Impact of social supports on persistent women engineers perspectives from the United States and India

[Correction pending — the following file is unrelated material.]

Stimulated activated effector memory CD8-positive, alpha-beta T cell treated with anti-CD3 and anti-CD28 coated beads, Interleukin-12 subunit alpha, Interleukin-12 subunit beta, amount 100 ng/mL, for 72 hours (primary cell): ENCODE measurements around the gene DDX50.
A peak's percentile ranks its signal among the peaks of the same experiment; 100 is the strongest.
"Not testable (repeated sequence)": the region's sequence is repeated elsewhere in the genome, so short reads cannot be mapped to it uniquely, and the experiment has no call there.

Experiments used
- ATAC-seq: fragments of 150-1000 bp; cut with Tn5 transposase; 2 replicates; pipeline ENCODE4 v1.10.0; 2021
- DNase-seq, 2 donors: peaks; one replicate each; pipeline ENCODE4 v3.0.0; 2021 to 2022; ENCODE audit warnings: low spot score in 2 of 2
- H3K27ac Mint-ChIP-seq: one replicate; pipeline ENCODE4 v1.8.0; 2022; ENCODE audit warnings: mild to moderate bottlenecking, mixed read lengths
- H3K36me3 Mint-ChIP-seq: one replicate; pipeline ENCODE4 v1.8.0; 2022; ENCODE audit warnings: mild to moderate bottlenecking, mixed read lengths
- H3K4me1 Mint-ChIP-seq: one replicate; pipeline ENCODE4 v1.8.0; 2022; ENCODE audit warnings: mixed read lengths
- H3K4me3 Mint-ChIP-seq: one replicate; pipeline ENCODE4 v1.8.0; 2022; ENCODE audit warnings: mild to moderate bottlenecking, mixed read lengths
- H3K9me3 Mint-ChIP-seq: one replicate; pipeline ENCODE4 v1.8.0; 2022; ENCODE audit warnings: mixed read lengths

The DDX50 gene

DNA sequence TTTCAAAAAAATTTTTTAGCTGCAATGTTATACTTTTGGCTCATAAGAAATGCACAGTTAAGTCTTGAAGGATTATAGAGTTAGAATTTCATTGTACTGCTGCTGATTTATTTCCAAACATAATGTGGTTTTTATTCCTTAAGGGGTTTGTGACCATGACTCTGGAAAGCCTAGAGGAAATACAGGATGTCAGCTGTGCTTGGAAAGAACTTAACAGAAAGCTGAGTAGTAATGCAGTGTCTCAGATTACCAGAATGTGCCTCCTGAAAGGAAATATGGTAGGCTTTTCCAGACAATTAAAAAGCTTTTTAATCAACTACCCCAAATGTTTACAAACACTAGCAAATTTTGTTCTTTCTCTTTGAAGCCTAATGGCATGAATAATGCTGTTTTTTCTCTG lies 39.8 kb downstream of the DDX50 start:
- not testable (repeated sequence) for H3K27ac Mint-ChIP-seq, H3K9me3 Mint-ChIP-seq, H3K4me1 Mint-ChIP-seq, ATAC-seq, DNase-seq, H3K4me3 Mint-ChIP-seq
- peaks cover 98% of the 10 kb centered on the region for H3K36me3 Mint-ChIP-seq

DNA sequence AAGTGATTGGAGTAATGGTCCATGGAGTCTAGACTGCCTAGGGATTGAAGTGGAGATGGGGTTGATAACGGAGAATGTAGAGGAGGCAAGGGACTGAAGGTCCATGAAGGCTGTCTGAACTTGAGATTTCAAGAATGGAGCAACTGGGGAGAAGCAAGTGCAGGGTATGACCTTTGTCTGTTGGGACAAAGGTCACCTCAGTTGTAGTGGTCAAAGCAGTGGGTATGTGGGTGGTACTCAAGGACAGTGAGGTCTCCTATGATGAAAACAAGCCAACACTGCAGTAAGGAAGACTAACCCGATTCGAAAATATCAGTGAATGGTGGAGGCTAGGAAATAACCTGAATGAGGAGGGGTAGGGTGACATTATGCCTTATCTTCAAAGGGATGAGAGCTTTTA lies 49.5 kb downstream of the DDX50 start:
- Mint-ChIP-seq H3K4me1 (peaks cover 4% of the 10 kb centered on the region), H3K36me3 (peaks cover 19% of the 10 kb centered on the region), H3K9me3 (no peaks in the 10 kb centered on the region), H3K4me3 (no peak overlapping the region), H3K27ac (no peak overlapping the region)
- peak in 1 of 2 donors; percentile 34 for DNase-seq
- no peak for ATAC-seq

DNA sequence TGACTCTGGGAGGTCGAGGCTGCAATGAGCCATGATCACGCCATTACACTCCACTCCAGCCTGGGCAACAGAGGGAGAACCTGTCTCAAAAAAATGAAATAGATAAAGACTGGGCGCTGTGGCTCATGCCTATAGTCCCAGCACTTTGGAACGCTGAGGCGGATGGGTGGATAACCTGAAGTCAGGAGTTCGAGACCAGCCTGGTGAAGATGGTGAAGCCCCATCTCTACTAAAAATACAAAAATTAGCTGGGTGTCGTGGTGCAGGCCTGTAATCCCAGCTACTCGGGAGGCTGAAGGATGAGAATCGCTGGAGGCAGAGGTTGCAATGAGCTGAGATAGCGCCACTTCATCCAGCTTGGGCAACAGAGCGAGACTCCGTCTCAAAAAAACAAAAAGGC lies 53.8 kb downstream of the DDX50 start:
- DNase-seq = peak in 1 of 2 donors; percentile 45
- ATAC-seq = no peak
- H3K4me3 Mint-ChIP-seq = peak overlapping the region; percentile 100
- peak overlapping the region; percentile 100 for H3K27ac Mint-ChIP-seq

Lower representation of women in the engineering and computer science workforce is a global problem. In the United States, women in engineering drop out at a rate higher than their male counterparts. The male/female ratio in the engineering workforce has remained stagnant despite growing percentages of graduates. Women dropout due to familial responsibilities and they leave to take positions in other industries. In India, women are also employed at a lower rate than men. Many studies address the reasons why women leave, but few studies address why they stay. Those that do, address the personal and organizational characteristics that enable women to persist. Little research was found regarding the social supports that further women's ability to persist in the male-dominated field of engineering. This study surveyed 173 men and women engineers in the United States and India as well as collected qualitative data. The research focused on the social supports of family, friends, a special person, supervisors, coworkers, and professional networking, to determine how they support engineering persistence in the four demographics. The participants were scored on their level of persistence and the impact of social supports was evaluated against it. All supports were significant, although not for all demographics. Social supports of family, friends and a special person were more important to the sample of engineers from India, a collectivist culture. The importance of the supervisor relationship to women in the United States was reaffirmed. Professional networking, informal or formal, was the only support significantly related to persistence across all demographics. In the qualitative data there was a strong theme; coworkers are their friends and they support them in their engineering life. As companies re-think their organizational environment and attempt to change engineering culture and long-standing attitudes, women can engage in creating strong social supports and assist in building quality professional networking opportunities. A strong web of support strengthens a woman engineer’s ability to persist during difficult times and provides them opportunities for personal and career growth. It can also be a vehicle for furthering diversity and inclusion in their organizations.